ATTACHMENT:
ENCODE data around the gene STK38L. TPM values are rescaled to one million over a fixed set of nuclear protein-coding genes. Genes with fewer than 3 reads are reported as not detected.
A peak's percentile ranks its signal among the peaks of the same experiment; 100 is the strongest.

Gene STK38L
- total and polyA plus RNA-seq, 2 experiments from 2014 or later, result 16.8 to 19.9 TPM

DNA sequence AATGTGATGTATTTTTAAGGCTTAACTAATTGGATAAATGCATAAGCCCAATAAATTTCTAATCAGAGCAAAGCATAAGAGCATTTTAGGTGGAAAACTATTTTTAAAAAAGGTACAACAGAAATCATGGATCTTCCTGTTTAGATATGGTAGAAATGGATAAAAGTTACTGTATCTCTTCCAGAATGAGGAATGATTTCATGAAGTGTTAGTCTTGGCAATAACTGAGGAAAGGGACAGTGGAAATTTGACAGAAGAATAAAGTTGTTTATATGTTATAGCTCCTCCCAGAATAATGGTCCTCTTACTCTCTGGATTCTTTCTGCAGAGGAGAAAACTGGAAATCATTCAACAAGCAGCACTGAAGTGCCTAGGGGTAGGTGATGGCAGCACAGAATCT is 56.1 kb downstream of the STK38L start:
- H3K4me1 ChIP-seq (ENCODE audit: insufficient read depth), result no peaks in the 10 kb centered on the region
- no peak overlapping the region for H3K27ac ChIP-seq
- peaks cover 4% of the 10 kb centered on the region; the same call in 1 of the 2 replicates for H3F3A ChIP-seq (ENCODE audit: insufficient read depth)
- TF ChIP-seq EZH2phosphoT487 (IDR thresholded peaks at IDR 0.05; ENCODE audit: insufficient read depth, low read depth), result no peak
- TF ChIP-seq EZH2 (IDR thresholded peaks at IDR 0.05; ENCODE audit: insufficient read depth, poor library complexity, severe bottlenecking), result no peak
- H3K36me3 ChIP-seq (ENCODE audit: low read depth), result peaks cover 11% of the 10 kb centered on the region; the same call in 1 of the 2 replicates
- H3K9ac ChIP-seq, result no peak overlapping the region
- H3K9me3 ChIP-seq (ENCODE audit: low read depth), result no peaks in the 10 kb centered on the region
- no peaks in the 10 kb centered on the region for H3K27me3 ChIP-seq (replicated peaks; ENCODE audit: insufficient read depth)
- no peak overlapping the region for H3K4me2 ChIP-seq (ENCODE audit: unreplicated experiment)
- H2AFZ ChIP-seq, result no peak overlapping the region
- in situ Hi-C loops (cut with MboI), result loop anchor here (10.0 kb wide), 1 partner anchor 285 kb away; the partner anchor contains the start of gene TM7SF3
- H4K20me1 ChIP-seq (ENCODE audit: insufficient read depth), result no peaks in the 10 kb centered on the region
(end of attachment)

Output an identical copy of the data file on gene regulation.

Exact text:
ENCODE data around the gene STK38L. TPM values are rescaled to one million over a fixed set of nuclear protein-coding genes. Genes with fewer than 3 reads are reported as not detected.
A peak's percentile ranks its signal among the peaks of the same experiment; 100 is the strongest.

Gene STK38L
- total and polyA plus RNA-seq, 2 experiments from 2014 or later, result 16.8 to 19.9 TPM

DNA sequence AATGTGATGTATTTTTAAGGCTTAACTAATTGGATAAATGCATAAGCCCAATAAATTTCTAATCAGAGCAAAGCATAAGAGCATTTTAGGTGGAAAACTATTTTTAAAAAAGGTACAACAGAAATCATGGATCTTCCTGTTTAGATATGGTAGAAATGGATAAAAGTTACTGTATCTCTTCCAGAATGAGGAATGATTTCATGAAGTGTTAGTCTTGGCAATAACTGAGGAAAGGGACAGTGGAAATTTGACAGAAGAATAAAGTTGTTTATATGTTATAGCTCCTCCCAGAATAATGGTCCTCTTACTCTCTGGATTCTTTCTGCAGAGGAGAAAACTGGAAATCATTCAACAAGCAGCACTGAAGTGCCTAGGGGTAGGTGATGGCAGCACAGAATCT is 56.1 kb downstream of the STK38L start:
- H3K4me1 ChIP-seq (ENCODE audit: insufficient read depth), result no peaks in the 10 kb centered on the region
- no peak overlapping the region for H3K27ac ChIP-seq
- peaks cover 4% of the 10 kb centered on the region; the same call in 1 of the 2 replicates for H3F3A ChIP-seq (ENCODE audit: insufficient read depth)
- TF ChIP-seq EZH2phosphoT487 (IDR thresholded peaks at IDR 0.05; ENCODE audit: insufficient read depth, low read depth), result no peak
- TF ChIP-seq EZH2 (IDR thresholded peaks at IDR 0.05; ENCODE audit: insufficient read depth, poor library complexity, severe bottlenecking), result no peak
- H3K36me3 ChIP-seq (ENCODE audit: low read depth), result peaks cover 11% of the 10 kb centered on the region; the same call in 1 of the 2 replicates
- H3K9ac ChIP-seq, result no peak overlapping the region
- H3K9me3 ChIP-seq (ENCODE audit: low read depth), result no peaks in the 10 kb centered on the region
- no peaks in the 10 kb centered on the region for H3K27me3 ChIP-seq (replicated peaks; ENCODE audit: insufficient read depth)
- no peak overlapping the region for H3K4me2 ChIP-seq (ENCODE audit: unreplicated experiment)
- H2AFZ ChIP-seq, result no peak overlapping the region
- in situ Hi-C loops (cut with MboI), result loop anchor here (10.0 kb wide), 1 partner anchor 285 kb away; the partner anchor contains the start of gene TM7SF3
- H4K20me1 ChIP-seq (ENCODE audit: insufficient read depth), result no peaks in the 10 kb centered on the region